Reuters reports that medical device makers, health insurers, retailers and restaurants are coordinating efforts to get Senate Democratic support for overturning major portions of the law. Meanwhile, other news outlets examine some of the challenges the administration faces to implement the law by the end of the year.
Reuters: Opponents Mark Obamacare's Third Anniversary With Lobbying Surge
Eight months before President Barack Obama's health care law goes prime time, a confederation of industry and business groups is ramping up its lobbying apparatus for an 11th-hour assault on the web of new taxes and regulations. Medical device makers, health insurers, retailers and restaurants are waging what lobbyists call a coordinated effort to gain Senate Democratic support for overturning $130 billion in taxes that will be used to fund the new law, and repealing a mandate requiring employers to provide insurance coverage for full-time workers or pay a fine (Morgan, 3/24).
The New York Times: Tight Deadlines And Lagging Funds Bedevil Obama Health Care Law
It was another turbulent week for President Obama’s health care law. Congress rejected a White House request for nearly $1 billion to carry out the law, even as federal responsibilities increased to include the supervision of insurance markets in more than half the states. Then, on Friday, Republican attacks on the law continued in the Senate, where Democrats beat back Republican proposals to repeal the law and many of its tax increases (Pear, 3/22).
Politico: Will Americans Ever Love Obamacare?
All through the Obama years, backers of the Affordable Care Act have lifted their spirits with a consistent refrain: Just you wait. Someday, the law's backers insisted, Obamacare will make the transition from a divisive idea to a widely popular one, from a program that many people still find confusing and scary to a familiar and comforting part of American life. This weekend, which marks the third anniversary of the law’s passage, one thing remains clear: Someday has not yet arrived, and may not for a long time (Millman and Norman, 3/23).
The Hill: Obama Health Law Faces Big Challenges On Third Anniversary
Health and Human Services Secretary Kathleen Sebelius spent the past week touting the law’s benefits ahead of its third anniversary on Saturday. But HHS still faces a steep climb to fully implement the law — and sell it to a skeptical public. HHS officials say they absolutely will meet the biggest and most imposing deadline — having new insurance exchanges up and running in 27 states by Oct. 1, to begin enrolling people in coverage that will take effect Jan. 1. Building an exchange, even in one state, is an incredibly complicated task (Baker, 3/23).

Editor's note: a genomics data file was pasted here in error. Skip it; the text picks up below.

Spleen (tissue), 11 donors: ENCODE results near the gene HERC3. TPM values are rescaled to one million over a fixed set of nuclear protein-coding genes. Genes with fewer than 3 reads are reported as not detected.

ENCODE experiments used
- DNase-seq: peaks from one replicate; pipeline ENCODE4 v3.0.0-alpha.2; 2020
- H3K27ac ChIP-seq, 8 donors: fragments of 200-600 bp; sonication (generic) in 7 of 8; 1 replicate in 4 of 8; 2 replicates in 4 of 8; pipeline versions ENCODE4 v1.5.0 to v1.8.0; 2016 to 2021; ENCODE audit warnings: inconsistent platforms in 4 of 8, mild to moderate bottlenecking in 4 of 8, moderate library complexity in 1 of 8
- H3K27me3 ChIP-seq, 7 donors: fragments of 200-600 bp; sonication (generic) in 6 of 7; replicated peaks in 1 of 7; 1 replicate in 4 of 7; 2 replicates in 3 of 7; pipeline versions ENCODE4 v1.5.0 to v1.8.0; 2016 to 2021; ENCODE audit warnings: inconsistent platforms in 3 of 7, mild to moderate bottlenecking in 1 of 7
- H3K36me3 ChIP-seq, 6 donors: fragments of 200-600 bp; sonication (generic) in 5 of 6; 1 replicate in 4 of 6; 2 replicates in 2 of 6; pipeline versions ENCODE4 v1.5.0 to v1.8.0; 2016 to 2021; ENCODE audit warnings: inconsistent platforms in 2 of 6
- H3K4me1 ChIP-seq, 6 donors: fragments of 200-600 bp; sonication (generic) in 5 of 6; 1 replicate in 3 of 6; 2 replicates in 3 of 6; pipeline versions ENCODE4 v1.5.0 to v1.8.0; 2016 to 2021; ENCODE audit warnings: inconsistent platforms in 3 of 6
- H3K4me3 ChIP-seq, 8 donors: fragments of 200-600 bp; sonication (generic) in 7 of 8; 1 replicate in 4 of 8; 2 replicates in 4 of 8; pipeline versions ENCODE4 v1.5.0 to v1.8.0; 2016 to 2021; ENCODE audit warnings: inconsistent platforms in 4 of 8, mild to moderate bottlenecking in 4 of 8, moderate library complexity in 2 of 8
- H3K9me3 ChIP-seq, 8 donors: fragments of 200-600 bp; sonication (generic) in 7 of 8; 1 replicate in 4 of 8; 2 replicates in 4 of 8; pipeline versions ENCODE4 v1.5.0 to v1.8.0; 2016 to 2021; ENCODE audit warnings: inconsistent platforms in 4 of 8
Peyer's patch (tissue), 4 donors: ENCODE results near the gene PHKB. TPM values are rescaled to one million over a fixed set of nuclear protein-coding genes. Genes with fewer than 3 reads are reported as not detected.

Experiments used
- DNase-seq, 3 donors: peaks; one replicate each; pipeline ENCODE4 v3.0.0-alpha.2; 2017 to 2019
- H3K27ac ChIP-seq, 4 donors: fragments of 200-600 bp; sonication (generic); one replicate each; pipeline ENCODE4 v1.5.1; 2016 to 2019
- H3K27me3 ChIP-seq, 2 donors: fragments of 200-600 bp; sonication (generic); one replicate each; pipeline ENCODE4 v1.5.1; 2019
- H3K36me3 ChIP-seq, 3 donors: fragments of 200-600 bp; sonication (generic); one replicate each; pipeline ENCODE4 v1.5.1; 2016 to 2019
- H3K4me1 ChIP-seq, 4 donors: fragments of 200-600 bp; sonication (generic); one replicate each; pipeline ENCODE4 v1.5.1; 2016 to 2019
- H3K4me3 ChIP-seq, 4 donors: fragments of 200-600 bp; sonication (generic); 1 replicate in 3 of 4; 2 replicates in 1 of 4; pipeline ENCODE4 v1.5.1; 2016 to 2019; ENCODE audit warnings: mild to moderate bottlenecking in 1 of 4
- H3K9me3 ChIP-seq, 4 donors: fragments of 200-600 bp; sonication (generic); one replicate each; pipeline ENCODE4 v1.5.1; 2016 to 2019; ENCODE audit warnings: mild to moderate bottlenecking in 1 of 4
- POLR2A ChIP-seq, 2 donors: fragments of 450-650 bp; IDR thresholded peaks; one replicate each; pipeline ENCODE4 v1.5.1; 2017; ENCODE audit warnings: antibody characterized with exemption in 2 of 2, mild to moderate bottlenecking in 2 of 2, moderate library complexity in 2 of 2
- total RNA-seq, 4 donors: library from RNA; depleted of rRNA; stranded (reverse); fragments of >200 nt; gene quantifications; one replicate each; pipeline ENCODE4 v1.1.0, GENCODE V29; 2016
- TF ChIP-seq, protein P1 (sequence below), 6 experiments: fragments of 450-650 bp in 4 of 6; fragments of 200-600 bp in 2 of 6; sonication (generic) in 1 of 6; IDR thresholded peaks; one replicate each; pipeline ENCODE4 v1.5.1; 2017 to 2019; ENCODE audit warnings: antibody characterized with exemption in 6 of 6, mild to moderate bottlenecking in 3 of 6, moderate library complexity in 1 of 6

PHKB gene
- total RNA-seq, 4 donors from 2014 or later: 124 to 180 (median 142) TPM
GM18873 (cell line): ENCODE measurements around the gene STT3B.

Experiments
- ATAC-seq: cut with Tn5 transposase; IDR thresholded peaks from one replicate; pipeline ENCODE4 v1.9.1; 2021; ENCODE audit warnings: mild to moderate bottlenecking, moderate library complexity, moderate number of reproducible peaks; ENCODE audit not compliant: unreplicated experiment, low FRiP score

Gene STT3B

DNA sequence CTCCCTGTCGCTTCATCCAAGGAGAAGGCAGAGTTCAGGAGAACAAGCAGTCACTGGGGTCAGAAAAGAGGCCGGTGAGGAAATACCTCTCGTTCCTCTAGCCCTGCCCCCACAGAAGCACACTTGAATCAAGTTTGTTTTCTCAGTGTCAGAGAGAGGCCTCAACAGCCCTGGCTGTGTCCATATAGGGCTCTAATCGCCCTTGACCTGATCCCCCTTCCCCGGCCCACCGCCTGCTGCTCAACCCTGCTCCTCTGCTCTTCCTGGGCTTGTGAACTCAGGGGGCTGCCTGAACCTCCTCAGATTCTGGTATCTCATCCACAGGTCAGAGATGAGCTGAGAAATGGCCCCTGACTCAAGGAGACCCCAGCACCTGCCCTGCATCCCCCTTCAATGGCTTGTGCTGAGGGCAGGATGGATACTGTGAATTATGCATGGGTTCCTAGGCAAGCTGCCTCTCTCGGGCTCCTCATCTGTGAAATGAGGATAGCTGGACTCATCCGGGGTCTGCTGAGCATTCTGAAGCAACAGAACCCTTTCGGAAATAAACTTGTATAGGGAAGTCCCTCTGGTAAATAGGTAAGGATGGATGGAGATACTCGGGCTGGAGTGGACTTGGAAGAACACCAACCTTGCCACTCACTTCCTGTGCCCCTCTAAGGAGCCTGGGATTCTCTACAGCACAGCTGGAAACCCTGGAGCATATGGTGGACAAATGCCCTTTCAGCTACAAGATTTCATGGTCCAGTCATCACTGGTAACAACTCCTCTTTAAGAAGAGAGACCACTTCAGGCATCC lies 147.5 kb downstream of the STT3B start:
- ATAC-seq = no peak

The Hill: On Third Anniversary, Obama Touts Health Law's Benefits
President Obama on Saturday touted his landmark healthcare reform law on its third anniversary, but cautioned that there was "more work to do to implement" its provisions. ... But he acknowledged that he would need to work with Congress to continue to curb medical costs and extend coverage. ... Speaker John Boehner (R-Ohio) on Saturday said the Democrats had "rammed" the bill through Congress three years ago and that its promises “"proving more empty by the day" (Mali, 3/23).
NPR: At Age 3, Affordable Care Act Is No Less Controversial
Sebelius said the department would have to make the best of the fact that it did not get the additional funding it sought in the recently passed budget bill that will fund the government — and HHS — for the remainder of the year. "It's always a difficult situation when the resources are not there at the front end," she said. "I think we are in the process of redoing budgets and looking at ways we can make this effort work. Because, as the president said, this is a top priority. We want everything to be up and running, so we will figure out a way to move forward." But even as the administration and its partners work to ready the new health exchanges for an Oct. 1 rollout, opponents are not giving up, either (Rovner, 3/23).
The Washington Post: Obamacare's Five Biggest Challenges
Obamacare still faces a slew of obstacles but, unlike those in the past year, these are ones where the Obama administration and its allies have significant sway over whether the law succeeds or fails. The next year will be a vexing one for the Obama administration, and one of the most important. This is when, after years of painstaking preparation, the Affordable Care Act is supposed to deliver on its main promise: expanding health coverage. This is when we’ll see whether a few million Americans gain insurance — or tens of millions do. Here are some of the bigger obstacles that the law will face in its fourth year (Kliff, 3/23).